Traditionally the Chinese market for imported wines has been dominated by upper class males who would gift or drink expensive Bordeaux or Burgundy wines with their colleagues and friends to show off their sophistication and cultural awareness. But today the typical Chinese wine consumer is far more likely to be young, middle class, and female as Chinese society continues to develop and evolve at a record pace. According to Wine Intelligence’s China Portraits report this rapidly-expanding sector of society, who have been termed Developing Drinkers, currently constitute approximately 19% of China’s total imported wine consumers.
Wine Intelligence’s report indicates that many of these young consumers are in their 20s and 30s and enjoy thriving careers. They may have first been exposed to imported wines and spirits at business dinners, but increasingly these young professionals are choosing to drink foreign wines at home and with their social circles.
Kirstin Hannon, Senior Market Analyst from Wine Australia, recently remarked that, “These younger consumers are particularly fond of buying wine from upscale imported food and convenience stores, which reflect their aspirational, modern, convenient city lifestyles.” Drinking wine, and especially imported wine, is regarded as a way to raise your social status and to enjoy the good things in life.
No Strings Attached
One key reason why these young Chinese consumers are able to access imported wines is they are free from financial constraints of having a mortgage or raising children. Kirstin Hannon added that, “Those aged under 35, growing up during a time of expanding wealth and without experience of contraction and hardship, are notably less price conscious than older generations.”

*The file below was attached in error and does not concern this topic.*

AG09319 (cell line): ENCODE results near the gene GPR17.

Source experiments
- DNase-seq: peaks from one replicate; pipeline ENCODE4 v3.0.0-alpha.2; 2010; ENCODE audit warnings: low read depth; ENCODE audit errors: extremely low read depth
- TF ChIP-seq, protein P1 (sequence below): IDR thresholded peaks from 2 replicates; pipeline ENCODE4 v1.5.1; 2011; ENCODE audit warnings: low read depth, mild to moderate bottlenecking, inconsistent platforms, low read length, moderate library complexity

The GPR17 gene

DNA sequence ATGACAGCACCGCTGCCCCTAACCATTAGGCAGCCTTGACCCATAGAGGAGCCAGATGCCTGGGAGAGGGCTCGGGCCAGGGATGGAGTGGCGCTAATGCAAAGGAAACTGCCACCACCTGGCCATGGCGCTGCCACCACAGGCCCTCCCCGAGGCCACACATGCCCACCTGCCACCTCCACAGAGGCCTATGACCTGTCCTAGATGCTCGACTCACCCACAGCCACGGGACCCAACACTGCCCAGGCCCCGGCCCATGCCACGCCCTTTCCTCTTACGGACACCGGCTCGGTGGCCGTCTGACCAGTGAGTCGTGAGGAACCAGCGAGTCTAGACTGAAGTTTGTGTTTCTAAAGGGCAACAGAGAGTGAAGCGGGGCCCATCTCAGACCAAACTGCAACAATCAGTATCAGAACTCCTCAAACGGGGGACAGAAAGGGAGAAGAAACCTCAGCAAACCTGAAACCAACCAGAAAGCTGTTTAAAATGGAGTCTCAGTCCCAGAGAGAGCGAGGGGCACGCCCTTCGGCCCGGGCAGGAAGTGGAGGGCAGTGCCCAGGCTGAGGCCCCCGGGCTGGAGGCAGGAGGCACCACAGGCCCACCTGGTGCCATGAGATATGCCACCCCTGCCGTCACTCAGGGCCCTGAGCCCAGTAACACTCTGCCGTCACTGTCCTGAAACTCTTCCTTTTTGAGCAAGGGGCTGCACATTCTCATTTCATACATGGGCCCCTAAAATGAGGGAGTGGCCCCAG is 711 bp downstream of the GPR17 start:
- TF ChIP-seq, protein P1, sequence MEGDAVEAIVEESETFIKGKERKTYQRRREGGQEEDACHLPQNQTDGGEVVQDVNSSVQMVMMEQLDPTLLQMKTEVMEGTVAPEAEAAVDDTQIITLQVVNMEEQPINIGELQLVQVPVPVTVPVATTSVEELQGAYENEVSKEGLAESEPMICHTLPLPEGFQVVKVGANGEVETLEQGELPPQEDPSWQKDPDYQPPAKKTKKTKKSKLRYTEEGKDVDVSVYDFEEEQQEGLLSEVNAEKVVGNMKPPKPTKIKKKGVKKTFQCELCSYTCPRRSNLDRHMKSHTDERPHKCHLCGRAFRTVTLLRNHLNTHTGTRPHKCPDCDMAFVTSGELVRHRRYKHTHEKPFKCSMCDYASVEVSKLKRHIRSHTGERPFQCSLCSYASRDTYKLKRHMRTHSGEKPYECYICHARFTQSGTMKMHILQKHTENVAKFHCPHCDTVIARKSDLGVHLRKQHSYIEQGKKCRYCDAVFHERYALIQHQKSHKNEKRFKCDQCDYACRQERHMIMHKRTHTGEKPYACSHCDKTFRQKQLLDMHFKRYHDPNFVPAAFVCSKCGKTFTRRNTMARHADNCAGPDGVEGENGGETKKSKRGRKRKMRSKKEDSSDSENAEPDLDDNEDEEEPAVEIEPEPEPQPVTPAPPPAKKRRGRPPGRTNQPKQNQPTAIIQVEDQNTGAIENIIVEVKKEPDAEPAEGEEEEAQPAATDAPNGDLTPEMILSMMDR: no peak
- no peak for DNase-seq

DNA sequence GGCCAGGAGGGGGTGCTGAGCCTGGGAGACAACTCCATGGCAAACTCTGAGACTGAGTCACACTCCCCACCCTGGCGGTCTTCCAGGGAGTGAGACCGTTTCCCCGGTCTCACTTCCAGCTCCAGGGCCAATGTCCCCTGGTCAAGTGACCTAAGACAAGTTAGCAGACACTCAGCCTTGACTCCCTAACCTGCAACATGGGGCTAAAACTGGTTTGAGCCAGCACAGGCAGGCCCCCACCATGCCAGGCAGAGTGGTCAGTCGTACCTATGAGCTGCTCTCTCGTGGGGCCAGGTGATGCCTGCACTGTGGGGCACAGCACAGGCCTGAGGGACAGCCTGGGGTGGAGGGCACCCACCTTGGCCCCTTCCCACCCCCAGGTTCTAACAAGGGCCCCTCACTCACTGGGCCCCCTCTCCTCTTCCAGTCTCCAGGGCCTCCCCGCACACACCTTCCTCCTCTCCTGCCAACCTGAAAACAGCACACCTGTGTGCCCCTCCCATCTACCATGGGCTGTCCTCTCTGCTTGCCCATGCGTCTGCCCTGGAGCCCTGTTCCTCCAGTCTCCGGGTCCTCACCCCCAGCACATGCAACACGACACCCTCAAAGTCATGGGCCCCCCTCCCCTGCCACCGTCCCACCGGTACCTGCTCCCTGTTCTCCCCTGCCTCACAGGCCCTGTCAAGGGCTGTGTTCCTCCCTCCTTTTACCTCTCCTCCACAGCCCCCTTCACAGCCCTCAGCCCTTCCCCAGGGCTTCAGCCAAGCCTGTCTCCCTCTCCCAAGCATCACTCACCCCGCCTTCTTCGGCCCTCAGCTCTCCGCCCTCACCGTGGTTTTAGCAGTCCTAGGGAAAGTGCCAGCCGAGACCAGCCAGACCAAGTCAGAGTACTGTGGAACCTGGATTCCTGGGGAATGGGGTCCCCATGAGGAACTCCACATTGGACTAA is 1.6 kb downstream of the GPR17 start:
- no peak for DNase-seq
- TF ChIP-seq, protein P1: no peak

Jo Purcell, the Hong Kong-based managing director of Farr Vintners Asia, recently spoke about another aspect of this new interest in imported wine, the growing demand for wine education; “For some young working professionals, enrolling in a wine course is also an investment in their career and a way of mixing with people with money.” This trend of learning more about wine helps to drive yet more imported wine sales as young Chinese consumers gain yet more knowledge and appreciation of what is in their glass.
These young professionals tend to rely heavily on recommendations from others when making purchasing decisions. Appeal to this new and growing category of Chinese consumer is by entering the annual Chinese Wine & Spirits Awards which allows you to put your products in front of 100 of China’s most influential buyers who judge the competition each year.
Winning an award at the CWSA is a true mark of excellence for your product and sends a clear signal to younger consumers that your wines and spirits have been approved by a panel of influential wine experts.